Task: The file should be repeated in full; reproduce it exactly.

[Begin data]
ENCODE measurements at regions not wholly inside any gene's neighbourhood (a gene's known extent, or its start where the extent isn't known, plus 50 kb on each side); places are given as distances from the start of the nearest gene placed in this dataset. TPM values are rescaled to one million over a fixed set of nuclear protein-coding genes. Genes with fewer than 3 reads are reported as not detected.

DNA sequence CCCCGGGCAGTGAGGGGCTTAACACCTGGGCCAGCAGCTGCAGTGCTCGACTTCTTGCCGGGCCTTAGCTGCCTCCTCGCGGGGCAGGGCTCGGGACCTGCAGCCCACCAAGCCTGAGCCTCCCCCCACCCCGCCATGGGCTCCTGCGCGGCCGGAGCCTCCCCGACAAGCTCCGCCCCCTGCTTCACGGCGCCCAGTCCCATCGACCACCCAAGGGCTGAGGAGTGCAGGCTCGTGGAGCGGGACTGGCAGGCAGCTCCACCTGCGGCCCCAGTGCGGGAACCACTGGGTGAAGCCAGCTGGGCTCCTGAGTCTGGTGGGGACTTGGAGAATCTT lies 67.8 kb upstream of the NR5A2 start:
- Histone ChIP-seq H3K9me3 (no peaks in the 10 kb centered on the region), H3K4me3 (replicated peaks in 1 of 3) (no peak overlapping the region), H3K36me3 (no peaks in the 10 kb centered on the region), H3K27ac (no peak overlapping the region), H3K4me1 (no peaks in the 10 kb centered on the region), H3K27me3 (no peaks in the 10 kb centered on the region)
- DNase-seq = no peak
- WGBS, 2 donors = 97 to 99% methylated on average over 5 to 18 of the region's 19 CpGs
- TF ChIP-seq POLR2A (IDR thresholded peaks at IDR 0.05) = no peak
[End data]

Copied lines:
ENCODE measurements at regions not wholly inside any gene's neighbourhood (a gene's known extent, or its start where the extent isn't known, plus 50 kb on each side); places are given as distances from the start of the nearest gene placed in this dataset. TPM values are rescaled to one million over a fixed set of nuclear protein-coding genes. Genes with fewer than 3 reads are reported as not detected.

DNA sequence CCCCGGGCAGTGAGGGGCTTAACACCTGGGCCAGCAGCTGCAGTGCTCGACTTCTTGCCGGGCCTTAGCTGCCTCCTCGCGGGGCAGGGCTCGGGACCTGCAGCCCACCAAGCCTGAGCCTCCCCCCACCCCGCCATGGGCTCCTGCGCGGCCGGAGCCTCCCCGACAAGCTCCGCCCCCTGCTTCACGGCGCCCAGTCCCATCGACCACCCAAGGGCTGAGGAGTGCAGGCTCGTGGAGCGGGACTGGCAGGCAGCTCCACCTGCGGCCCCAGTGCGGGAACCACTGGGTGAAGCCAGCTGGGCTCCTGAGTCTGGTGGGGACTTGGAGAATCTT lies 67.8 kb upstream of the NR5A2 start:
- Histone ChIP-seq H3K9me3 (no peaks in the 10 kb centered on the region), H3K4me3 (replicated peaks in 1 of 3) (no peak overlapping the region), H3K36me3 (no peaks in the 10 kb centered on the region), H3K27ac (no peak overlapping the region), H3K4me1 (no peaks in the 10 kb centered on the region), H3K27me3 (no peaks in the 10 kb centered on the region)
- DNase-seq = no peak
- WGBS, 2 donors = 97 to 99% methylated on average over 5 to 18 of the region's 19 CpGs
- TF ChIP-seq POLR2A (IDR thresholded peaks at IDR 0.05) = no peak